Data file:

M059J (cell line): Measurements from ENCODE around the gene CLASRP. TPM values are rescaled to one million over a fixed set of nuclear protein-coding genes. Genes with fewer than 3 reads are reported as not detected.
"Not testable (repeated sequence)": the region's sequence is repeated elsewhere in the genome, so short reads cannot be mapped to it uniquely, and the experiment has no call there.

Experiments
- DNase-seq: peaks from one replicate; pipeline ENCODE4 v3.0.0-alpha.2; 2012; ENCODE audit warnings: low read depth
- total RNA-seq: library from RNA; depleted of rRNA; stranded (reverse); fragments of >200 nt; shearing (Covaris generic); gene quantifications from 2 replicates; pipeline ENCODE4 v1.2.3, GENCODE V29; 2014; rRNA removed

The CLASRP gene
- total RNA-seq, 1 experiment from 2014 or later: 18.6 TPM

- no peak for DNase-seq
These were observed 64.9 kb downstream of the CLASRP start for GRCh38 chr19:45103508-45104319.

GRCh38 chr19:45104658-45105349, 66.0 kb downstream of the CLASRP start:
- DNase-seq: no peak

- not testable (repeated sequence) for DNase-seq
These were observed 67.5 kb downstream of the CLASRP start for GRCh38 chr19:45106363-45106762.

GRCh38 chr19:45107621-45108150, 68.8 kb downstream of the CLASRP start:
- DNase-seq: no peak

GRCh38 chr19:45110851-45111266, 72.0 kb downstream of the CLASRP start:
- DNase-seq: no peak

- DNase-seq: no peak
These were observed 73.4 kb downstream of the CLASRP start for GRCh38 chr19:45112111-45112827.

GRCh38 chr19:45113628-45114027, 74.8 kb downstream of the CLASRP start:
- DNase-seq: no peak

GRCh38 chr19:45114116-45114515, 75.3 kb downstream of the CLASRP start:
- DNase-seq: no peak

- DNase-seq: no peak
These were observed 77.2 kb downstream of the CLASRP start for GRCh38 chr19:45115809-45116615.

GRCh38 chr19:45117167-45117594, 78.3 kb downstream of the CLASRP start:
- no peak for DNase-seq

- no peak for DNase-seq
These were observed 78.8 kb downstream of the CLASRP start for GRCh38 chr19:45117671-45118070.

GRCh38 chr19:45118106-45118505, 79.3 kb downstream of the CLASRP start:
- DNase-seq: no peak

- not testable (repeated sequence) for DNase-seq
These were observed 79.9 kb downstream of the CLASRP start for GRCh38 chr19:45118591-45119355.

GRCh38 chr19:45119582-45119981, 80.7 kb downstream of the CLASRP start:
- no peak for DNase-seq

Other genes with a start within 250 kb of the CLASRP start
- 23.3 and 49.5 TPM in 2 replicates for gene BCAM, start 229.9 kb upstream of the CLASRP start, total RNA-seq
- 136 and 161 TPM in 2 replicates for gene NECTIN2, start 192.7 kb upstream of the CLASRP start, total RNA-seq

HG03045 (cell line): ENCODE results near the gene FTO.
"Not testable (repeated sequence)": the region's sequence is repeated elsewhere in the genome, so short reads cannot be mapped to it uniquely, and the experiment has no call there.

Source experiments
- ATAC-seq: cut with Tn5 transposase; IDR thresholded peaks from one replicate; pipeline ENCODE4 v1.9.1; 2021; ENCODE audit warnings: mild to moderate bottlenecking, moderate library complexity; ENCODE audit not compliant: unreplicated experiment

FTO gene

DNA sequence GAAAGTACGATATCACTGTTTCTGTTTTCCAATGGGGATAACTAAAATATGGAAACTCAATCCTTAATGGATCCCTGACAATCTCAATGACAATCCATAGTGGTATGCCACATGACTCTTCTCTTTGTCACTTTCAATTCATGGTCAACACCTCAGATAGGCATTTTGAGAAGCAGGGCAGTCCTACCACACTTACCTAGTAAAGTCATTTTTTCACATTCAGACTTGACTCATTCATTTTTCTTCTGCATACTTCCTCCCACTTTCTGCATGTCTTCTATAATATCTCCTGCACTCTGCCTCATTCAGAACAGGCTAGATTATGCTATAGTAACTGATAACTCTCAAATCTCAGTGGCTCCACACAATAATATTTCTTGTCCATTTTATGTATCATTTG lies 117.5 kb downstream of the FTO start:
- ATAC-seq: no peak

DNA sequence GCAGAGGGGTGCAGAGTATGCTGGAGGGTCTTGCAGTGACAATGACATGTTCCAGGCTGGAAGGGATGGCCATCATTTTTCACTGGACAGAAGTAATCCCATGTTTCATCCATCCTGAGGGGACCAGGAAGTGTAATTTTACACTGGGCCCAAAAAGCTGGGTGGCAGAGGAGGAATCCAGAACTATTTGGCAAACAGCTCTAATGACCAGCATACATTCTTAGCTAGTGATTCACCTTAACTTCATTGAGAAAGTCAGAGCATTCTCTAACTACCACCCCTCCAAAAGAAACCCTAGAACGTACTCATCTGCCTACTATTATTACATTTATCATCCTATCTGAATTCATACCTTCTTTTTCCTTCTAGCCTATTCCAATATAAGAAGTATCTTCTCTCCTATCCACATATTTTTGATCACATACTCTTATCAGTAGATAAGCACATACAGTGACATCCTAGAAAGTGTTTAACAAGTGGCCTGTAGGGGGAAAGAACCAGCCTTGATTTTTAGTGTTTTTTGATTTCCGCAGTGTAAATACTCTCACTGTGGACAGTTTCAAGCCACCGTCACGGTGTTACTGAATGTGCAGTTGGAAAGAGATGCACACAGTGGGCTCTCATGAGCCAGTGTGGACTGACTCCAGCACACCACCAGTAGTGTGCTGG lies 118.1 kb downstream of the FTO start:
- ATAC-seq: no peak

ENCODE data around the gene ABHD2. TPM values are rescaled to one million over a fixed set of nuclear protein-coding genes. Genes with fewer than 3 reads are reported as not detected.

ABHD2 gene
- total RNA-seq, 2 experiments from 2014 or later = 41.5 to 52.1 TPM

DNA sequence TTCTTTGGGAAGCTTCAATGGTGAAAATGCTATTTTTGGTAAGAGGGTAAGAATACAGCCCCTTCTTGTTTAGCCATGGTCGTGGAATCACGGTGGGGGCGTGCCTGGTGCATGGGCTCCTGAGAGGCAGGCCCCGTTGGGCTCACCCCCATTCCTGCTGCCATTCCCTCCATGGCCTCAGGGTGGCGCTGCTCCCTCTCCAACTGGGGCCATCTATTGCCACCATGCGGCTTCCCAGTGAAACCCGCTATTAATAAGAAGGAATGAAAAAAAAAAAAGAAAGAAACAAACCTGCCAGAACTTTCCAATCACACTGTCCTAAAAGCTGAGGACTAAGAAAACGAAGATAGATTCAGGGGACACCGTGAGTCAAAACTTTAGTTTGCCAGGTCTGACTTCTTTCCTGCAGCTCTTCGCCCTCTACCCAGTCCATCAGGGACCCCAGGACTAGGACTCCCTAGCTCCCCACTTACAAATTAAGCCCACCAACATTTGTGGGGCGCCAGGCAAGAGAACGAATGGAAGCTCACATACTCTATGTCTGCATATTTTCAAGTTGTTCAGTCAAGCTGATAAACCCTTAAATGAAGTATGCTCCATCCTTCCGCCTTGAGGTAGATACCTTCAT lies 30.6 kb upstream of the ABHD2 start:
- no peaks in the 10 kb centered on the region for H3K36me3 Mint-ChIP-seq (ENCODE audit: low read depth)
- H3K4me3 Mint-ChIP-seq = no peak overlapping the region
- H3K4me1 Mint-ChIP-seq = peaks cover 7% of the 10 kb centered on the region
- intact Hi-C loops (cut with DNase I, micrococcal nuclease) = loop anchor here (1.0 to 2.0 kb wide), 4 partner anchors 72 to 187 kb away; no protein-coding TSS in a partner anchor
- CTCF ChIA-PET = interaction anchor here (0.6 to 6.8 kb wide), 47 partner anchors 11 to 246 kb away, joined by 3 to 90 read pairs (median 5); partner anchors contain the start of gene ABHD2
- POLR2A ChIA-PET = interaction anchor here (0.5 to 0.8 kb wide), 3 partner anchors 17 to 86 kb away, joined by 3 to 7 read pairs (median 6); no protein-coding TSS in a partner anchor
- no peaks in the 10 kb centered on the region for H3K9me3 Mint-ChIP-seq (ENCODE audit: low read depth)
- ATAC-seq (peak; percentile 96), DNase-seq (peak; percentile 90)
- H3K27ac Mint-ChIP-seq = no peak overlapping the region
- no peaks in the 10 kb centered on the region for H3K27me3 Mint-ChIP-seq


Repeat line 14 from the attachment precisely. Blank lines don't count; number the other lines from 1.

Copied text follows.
GRCh38 chr19:45107621-45108150, 68.8 kb downstream of the CLASRP start: